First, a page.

Phnom Penh, Cambodia—Thirteen hill tribespeople known as “Montagnards” have left their jungle hideout in Cambodia and will apply for asylum after crossing from Vietnam to flee persecution, it was announced Sunday.
The minority group had for more than seven weeks sought refuge in the jungle in Cambodia’s northeastern province of Rattanakiri, fearing arrest and deportation by authorities.
But after contact with rights groups and the United Nations, eight Montagnards including a woman emerged from their hideout early Saturday to meet a UN team.
The remaining five men from the group were later found in the forest by local officials who handed them over to the UN team, activists told AFP. All 13 were being transported to the Cambodian capital Phnom Penh by the UN Sunday.
“The group will be registered by the government’s refugee department after they arrive in Phnom Penh,” said Vivian Tan, a spokeswoman for UNHCR in Bangkok, explaining the Montagnards will formally apply for refugee status in the capital.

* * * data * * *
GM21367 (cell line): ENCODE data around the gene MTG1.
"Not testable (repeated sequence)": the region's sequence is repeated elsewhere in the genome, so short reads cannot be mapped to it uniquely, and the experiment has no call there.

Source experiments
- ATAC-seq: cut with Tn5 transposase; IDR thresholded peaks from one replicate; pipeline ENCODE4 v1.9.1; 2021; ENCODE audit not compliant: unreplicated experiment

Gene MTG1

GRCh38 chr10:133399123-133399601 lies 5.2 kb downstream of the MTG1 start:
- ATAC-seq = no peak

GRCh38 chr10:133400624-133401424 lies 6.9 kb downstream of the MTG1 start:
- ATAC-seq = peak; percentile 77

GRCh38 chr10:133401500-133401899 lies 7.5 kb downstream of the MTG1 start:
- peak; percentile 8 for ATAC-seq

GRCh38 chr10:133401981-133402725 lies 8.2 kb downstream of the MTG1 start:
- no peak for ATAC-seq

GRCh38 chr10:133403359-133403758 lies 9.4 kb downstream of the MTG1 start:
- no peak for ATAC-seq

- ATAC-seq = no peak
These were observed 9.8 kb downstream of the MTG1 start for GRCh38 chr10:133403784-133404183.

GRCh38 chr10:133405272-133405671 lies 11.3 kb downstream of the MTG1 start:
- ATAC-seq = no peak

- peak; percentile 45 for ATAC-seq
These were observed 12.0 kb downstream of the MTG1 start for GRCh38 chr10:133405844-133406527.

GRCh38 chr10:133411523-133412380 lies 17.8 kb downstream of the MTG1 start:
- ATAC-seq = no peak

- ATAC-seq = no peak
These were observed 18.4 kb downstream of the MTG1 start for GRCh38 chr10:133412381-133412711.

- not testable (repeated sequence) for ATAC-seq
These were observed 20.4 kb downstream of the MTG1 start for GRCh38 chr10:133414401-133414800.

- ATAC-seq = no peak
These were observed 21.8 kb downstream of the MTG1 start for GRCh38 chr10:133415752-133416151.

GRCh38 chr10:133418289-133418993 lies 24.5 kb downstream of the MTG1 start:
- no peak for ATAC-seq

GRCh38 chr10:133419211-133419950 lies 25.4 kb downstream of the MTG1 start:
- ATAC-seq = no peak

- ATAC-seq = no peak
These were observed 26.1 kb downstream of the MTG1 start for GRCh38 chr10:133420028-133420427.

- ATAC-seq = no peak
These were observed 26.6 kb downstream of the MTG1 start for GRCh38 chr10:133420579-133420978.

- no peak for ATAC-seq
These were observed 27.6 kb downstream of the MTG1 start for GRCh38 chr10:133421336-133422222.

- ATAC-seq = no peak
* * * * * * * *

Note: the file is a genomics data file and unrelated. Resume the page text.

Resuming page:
“Montagnards” is a French term referring to the patchwork of mainly Christian ethnic minority groups who live in Vietnam’s mountainous Central Highlands region.
Many Montagnard groups practise forms of evangelical Protestantism, which puts them at odds with Vietnam’s communist rulers who tightly control religion.
“All 13 Vietnamese Montagnards are now safe from deportation” by local Cambodian authorities, Chhay Thi, of local rights group Adhoc, told AFP.
Many of the group are suffering from illnesses including dengue fever and malaria after spending weeks camped in the malaria-ridden jungle, he added.